It’s outrageous that an ancient and proven natural therapy as powerful as the aloe plant is still ignored by most American doctors. Aloe is a powerful natural treatment that’s used all over the world — but not in America, where it’s applied only to soothe sunburns.
Mainstream medicine, Big Pharma, and the FDA have yet to accept aloe’s extraordinary medicinal qualities, though aloe has been a medicinal powerhouse for more than 5,000 years. It’s widely used today in Europe, South America, Africa, and Asia.
The Benefits of Aloe
In Ayurvedic medicine, the oldest health care system in the world, aloe is called “Kumari,” or “miracle herb.”
Aloe is used extensively by healers in Africa. In Bali, it’s called “lidah buaya,” or “crocodile tongue,” and is considered to be a potent immune-system booster.
In Europe, the EMA — the European equivalent of the FDA — approved it years ago as an immune-system booster for AIDS patients. It’s widely recommended there as a natural therapy.1
An aloe-based protocol is also widely used in Brazil and in many parts of Asia.
Dozens of studies confirm aloe’s benefits.2 Compelling research from Japan shows that even in small concentrations, aloe can trigger apoptosis (cell death) in liver, brain, and glandular cancer cells. The study found that the higher the dosage, the more effective it is.3
Another study from China revealed that one extract in particular, Aloe-emodin, is antiviral and can kill lung, liver, and breast tumors.5,6
What Does the Aloe Plant Contain?
Aloe contains three powerful immune-system boosters — polypeptides, polysaccharides, and acemannan.
Aloe also contains a special kind of polysaccharide called acetylated mannose. Studies show that acetylated mannose doubles your number of T-cells within three weeks and significantly boosts the power of your natural killer cells (NK), which seek out pathogens and destroy them.
Aloe has also been shown to minimize the damage to your body from chemo and radiation therapy. While chemo and radiation can be highly effective at killing cancer cells, they also wreak havoc on your immune system.7
To be clear, I’m not talking about the typical green, gel-like aloe you use as after-sun. I’m talking about fresh aloe water or aloe juice straight from the leaves of the plant.
You can find aloe water or juice online and at most health food stores. The best products contain at least 98% aloe and are cold processed using the whole leaf without aloin — the irritating chemical in aloe that can cause diarrhea. You should also avoid varieties that contain sugar and fruit juice, which diminish the nutritional value.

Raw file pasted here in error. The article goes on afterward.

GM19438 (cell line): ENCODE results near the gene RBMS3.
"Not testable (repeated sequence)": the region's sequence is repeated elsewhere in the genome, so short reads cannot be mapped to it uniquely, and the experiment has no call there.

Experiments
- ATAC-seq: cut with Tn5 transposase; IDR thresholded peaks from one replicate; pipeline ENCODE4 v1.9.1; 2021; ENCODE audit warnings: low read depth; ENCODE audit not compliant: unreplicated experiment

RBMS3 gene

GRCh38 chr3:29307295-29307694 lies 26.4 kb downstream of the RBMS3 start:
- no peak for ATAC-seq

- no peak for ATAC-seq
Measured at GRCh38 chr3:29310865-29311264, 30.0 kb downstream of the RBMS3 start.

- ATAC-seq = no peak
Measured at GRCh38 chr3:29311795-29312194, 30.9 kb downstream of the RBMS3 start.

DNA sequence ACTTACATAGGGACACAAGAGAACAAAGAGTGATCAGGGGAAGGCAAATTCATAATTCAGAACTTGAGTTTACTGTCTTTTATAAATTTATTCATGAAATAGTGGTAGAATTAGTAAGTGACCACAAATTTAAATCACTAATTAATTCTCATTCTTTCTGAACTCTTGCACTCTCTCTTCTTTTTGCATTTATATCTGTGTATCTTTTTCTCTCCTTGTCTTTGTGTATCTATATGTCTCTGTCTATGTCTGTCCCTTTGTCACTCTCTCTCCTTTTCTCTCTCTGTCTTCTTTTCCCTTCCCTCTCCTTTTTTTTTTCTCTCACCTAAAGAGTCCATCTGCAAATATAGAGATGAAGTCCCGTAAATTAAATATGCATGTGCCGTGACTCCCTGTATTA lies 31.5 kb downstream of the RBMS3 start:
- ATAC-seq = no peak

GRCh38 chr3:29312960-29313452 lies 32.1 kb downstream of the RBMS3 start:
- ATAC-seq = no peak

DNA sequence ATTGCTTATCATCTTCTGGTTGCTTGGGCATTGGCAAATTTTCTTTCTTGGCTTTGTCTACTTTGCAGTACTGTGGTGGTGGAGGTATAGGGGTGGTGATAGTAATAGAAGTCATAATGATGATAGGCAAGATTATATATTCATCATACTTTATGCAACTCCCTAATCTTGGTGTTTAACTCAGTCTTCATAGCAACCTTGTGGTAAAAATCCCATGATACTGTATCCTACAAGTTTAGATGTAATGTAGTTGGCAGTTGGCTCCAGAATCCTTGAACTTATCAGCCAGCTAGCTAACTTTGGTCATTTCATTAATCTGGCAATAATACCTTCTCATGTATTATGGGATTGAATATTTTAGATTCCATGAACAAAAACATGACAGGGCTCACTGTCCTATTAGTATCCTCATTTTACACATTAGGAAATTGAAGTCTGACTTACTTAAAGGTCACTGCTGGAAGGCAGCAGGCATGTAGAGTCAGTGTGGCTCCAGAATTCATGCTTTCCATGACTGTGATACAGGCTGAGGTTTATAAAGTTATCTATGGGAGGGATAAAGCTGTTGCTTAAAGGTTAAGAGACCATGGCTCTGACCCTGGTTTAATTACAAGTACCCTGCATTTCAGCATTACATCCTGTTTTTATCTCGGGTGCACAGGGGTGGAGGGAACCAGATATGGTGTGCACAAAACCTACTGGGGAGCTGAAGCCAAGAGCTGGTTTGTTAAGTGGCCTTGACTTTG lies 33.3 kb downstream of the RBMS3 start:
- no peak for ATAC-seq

I often recommend my patients add it to my healthy “Green Drink” smoothie recipe:
- ¼-cup radicchio
- 1 purple carrot
- 1 cucumber
- 1 lime
- ¼-cup parsley
- ½-cup Swiss chard
- 1-cup spinach
- ½-cup filtered water
- ½-cup ice
- 1 scoop (1.5 grams) of aloe powder
Blend all the ingredients together until smooth. You don’t have to follow this recipe to the letter — you can make it to your taste. Just be sure to add the aloe.
Aloe can also be taken as a supplement. Gel capsules are available online and at most health food stores. For the best immune-boosting results, take 300 mg twice daily. Remember to consult with your doctor before starting or stopping any treatments.
To your good health!
1. Ahirwar K, Jain S. “Aloe-emodin novel anticancer Herbal Drug.” International Journal of Phytomedicine. 2011;3, 27-31
2. Karaca, K., et al., Int.J.Immunopharmacol., vol 17, p. 183, 1995.
3. Sukai, R., “Epidemiologic survey on lung cancer with respect to cigarette smoking and plant diet. Japanese Journal of Cancer Research.” 1989. 513-520.
4. Chen R, Wang S, Zhang J, Chen M, Wang Y. “Aloe-emodin loaded solid lipid nanoparticles: formulation design and in vitro anti-cancer study.” Drug Deliv. 2014.
5. Du Plessis, L., Hamman, J. “In vitro evaluation of the cytotoxic and apoptogenic properties of Aloe whole leaf and gel materials.” Drug Chem Toxicol. 2014.
6. Sani, M., Goyal, P., Chaudhary, G. “Anti-tumor activity of Aloe vera against DMBA/croton induced skin papillomagenisis in Swiss albino mice.” 2010. Journal of Environmental pathology, Toxicology and Oncology.
7. Bałan, B., Niemcewiz, M., Kocik, J. et al. “Oral Administration of Aloe Vera Gel, Anti-Microbial and Anti-Inflammatory Herbal Remedy, Stimulates Cell-Mediated Immunity and Antibody Production in a Mouse Model.” Central-EuropeanJournal of Immunology. 2014. 125–130.
Featured photo credit: Flickr via flickr.com